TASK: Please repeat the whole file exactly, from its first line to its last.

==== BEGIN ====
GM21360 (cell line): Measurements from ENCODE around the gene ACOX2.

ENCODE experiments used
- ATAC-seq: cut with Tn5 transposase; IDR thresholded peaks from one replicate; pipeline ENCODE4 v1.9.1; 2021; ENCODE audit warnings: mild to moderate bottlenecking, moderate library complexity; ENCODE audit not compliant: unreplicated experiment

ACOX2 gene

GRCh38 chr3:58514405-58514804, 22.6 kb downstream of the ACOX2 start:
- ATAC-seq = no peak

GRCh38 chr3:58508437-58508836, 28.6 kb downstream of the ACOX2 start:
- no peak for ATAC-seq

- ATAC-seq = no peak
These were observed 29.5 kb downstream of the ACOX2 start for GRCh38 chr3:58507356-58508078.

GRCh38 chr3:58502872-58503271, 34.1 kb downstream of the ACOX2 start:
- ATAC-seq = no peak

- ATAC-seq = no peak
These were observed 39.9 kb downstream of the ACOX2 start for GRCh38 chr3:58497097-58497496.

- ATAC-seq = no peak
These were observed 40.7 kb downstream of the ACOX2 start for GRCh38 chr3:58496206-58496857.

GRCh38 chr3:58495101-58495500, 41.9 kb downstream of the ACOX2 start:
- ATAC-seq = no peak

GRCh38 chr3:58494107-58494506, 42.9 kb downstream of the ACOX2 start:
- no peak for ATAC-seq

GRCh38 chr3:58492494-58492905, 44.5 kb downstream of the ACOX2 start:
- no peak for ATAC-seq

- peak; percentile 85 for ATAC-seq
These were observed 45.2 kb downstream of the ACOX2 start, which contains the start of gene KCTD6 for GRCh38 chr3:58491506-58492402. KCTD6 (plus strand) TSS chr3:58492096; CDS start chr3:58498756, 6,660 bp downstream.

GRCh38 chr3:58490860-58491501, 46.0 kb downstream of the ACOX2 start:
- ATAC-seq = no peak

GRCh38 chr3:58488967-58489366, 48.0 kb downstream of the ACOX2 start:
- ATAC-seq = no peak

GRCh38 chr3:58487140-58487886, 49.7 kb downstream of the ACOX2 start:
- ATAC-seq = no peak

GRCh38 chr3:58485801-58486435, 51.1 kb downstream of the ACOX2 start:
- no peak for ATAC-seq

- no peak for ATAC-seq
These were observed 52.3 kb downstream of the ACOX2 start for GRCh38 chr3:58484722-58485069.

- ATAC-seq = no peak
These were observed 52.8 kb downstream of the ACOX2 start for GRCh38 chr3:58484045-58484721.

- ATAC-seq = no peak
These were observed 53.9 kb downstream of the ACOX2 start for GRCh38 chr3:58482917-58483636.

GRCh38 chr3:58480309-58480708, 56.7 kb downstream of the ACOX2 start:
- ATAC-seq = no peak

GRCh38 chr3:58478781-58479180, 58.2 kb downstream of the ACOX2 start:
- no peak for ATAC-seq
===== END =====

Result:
GM21360 (cell line): Measurements from ENCODE around the gene ACOX2.

ENCODE experiments used
- ATAC-seq: cut with Tn5 transposase; IDR thresholded peaks from one replicate; pipeline ENCODE4 v1.9.1; 2021; ENCODE audit warnings: mild to moderate bottlenecking, moderate library complexity; ENCODE audit not compliant: unreplicated experiment

ACOX2 gene

GRCh38 chr3:58514405-58514804, 22.6 kb downstream of the ACOX2 start:
- ATAC-seq = no peak

GRCh38 chr3:58508437-58508836, 28.6 kb downstream of the ACOX2 start:
- no peak for ATAC-seq

- ATAC-seq = no peak
These were observed 29.5 kb downstream of the ACOX2 start for GRCh38 chr3:58507356-58508078.

GRCh38 chr3:58502872-58503271, 34.1 kb downstream of the ACOX2 start:
- ATAC-seq = no peak

- ATAC-seq = no peak
These were observed 39.9 kb downstream of the ACOX2 start for GRCh38 chr3:58497097-58497496.

- ATAC-seq = no peak
These were observed 40.7 kb downstream of the ACOX2 start for GRCh38 chr3:58496206-58496857.

GRCh38 chr3:58495101-58495500, 41.9 kb downstream of the ACOX2 start:
- ATAC-seq = no peak

GRCh38 chr3:58494107-58494506, 42.9 kb downstream of the ACOX2 start:
- no peak for ATAC-seq

GRCh38 chr3:58492494-58492905, 44.5 kb downstream of the ACOX2 start:
- no peak for ATAC-seq

- peak; percentile 85 for ATAC-seq
These were observed 45.2 kb downstream of the ACOX2 start, which contains the start of gene KCTD6 for GRCh38 chr3:58491506-58492402. KCTD6 (plus strand) TSS chr3:58492096; CDS start chr3:58498756, 6,660 bp downstream.

GRCh38 chr3:58490860-58491501, 46.0 kb downstream of the ACOX2 start:
- ATAC-seq = no peak

GRCh38 chr3:58488967-58489366, 48.0 kb downstream of the ACOX2 start:
- ATAC-seq = no peak

GRCh38 chr3:58487140-58487886, 49.7 kb downstream of the ACOX2 start:
- ATAC-seq = no peak

GRCh38 chr3:58485801-58486435, 51.1 kb downstream of the ACOX2 start:
- no peak for ATAC-seq

- no peak for ATAC-seq
These were observed 52.3 kb downstream of the ACOX2 start for GRCh38 chr3:58484722-58485069.

- ATAC-seq = no peak
These were observed 52.8 kb downstream of the ACOX2 start for GRCh38 chr3:58484045-58484721.

- ATAC-seq = no peak
These were observed 53.9 kb downstream of the ACOX2 start for GRCh38 chr3:58482917-58483636.

GRCh38 chr3:58480309-58480708, 56.7 kb downstream of the ACOX2 start:
- ATAC-seq = no peak

GRCh38 chr3:58478781-58479180, 58.2 kb downstream of the ACOX2 start:
- no peak for ATAC-seq